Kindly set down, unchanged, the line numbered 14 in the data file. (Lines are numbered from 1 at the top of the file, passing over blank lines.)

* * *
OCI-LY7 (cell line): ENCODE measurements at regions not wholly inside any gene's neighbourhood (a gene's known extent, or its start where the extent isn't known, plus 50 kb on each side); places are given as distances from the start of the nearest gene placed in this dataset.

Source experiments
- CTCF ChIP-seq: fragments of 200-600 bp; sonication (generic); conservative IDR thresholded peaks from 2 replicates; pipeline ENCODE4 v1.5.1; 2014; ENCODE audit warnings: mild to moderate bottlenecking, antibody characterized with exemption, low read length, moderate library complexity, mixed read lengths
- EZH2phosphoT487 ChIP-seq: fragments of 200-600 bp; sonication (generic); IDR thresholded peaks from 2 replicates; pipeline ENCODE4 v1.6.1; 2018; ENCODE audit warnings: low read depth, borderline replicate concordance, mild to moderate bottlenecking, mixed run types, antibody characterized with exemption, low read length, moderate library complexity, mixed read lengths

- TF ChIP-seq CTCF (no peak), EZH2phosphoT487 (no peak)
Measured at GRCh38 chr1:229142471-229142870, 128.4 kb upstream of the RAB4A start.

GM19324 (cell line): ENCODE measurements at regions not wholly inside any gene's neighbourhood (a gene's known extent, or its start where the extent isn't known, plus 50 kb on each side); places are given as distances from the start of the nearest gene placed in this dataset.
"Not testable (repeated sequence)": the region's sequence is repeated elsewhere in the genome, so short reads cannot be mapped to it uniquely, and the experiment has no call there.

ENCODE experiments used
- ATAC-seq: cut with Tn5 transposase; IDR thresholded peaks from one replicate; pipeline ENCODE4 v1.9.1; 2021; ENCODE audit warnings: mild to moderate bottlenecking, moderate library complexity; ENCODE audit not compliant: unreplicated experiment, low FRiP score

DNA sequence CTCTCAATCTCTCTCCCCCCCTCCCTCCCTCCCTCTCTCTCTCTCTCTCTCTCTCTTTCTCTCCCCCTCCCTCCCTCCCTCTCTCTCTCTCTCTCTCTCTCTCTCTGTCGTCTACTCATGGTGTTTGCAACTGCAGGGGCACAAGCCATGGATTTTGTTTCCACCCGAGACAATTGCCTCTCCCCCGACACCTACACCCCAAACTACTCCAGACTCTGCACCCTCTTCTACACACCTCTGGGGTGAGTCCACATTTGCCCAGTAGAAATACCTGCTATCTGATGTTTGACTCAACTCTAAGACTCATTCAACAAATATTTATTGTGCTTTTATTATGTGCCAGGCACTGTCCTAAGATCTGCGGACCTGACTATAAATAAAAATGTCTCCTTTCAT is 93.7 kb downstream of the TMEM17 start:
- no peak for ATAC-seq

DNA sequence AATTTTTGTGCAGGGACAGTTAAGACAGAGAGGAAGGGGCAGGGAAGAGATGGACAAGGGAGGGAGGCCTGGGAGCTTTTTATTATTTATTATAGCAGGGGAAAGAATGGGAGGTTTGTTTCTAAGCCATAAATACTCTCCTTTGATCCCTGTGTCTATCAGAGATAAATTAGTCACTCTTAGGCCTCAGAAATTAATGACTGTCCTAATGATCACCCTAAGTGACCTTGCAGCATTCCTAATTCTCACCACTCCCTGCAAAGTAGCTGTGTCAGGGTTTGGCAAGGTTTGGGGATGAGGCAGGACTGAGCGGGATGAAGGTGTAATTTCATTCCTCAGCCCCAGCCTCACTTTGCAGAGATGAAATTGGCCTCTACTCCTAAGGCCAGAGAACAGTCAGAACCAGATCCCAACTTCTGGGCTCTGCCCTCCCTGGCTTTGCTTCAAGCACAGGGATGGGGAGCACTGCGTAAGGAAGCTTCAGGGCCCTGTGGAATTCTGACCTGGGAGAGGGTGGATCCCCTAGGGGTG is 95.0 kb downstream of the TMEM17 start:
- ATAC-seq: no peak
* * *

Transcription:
- ATAC-seq: no peak